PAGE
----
Gold, Brent crude and lumber remain within bearish trend
Gold, Brent crude and lumber all show the potential for another turn lower, with resistance remaining intact for now.
Gold rebound looks to be shortlived
Gold has been hit hard over the course of the year thus far, with price currently down 20% on the March peak of $2070.
The failure of gold to perform in the face of an economic crisis has plenty to do with the rare scenario that interest rates are hiked during a recession. Quite how gold reacts to the Federal Reserve’s (Fed) completion of their hiking phase around year-end remains to be seen.
However, it may be the case that gold only starts to really pick up steam once we see inflation turning lower in a manner that raises belief that rates could soon be slashed. For now, that is not the case.
As such, further downside looks likely before long, with the current rally simply looking like another retracement phase before we turn lower once again.
A break up through the $1729 swing-high would be required to negate that bearish outlook.
Brent crude continues to roll over after latest rebound
Brent crude has been on the back foot since the OPEC-led peak of $98, with price turning lower from the 76.4% Fibonacci region.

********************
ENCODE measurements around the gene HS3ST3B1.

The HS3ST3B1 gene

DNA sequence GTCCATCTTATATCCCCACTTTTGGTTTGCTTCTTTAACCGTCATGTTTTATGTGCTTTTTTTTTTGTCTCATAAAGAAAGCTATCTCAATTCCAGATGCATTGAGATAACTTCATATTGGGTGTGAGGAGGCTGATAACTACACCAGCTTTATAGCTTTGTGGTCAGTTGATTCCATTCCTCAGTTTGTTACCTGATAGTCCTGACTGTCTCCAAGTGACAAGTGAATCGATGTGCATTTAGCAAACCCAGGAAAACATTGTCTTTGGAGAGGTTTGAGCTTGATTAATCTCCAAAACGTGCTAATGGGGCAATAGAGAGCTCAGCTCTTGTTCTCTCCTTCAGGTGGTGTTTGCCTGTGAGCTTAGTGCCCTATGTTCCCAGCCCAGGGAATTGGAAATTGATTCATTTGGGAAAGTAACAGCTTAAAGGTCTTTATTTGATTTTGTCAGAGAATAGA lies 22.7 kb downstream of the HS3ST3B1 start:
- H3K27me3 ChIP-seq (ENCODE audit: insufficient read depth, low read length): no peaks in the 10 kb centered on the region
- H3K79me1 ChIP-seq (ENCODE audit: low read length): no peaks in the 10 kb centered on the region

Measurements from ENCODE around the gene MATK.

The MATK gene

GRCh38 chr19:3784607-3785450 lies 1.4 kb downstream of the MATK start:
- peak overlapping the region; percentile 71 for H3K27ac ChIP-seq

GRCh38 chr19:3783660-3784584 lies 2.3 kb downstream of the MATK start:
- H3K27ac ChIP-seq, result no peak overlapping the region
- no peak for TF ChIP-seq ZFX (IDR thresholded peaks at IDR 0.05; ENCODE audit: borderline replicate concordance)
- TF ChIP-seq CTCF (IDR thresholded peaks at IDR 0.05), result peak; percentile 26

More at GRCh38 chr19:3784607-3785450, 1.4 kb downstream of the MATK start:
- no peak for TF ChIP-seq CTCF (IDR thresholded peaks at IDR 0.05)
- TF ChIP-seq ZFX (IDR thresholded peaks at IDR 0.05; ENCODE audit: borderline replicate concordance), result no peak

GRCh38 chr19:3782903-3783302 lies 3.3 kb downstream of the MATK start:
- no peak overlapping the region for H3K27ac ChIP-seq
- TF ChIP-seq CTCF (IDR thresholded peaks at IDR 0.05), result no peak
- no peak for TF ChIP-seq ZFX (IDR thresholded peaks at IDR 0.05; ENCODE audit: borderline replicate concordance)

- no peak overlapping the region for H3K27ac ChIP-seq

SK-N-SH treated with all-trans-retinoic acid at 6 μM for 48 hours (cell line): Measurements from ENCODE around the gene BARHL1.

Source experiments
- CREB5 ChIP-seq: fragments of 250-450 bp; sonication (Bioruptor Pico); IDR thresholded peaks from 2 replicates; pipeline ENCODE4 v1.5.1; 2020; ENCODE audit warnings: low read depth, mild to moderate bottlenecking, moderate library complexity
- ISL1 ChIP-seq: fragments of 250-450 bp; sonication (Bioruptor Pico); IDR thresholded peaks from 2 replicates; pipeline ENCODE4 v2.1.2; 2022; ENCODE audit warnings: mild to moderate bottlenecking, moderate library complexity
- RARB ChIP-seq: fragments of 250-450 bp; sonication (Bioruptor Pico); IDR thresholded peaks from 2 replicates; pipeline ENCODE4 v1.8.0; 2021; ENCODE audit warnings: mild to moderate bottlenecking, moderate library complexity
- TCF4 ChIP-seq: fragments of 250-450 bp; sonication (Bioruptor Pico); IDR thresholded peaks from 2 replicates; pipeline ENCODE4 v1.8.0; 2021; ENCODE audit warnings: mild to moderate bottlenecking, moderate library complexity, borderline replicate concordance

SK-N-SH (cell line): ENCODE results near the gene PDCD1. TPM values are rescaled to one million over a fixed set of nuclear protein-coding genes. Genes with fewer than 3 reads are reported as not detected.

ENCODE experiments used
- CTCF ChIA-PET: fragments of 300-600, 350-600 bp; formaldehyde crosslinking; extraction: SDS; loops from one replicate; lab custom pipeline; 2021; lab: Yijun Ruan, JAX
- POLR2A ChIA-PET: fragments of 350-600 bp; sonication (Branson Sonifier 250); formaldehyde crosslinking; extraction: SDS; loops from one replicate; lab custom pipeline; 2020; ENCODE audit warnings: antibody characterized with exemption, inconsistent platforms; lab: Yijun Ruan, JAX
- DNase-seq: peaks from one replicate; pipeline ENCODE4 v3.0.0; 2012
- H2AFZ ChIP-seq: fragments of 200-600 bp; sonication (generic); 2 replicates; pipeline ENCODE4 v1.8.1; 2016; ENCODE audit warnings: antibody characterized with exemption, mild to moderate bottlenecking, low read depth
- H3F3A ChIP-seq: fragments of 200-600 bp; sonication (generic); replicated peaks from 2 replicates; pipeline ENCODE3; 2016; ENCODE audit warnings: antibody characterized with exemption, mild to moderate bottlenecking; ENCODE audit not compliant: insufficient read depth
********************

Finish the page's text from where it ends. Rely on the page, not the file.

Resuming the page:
The OPEC decision to cut production does signal a willingness to impact supply in a bid to drive up prices. However, as long as rising prices drive down consumption volumes, and the US draws its Strategic Petroleum Reserves down, there remains a good chance we head lower here.
From this daily perspective, it is obvious that the bearish trend remains intact. However, a push up through the $$103.46 swing-high would negate that negative outlook.
Lumber rises into Fibonacci resistance
Lumber has been regaining ground over the course of the past week, with price rising into the 76.4% Fibonacci resistance at $540.
This year has been a difficult one for lumber bulls, but seasonal trends do highlight a propensity to rally into year-end. For now, we are yet to see price break into a bullish position, with this Fibonacci level instead providing the potential for another downward turn here.
However, with that historical trend of strengthening in the fourth quarter, a rise through the $578 swing-high would bring about a more positive outlook for lumber.
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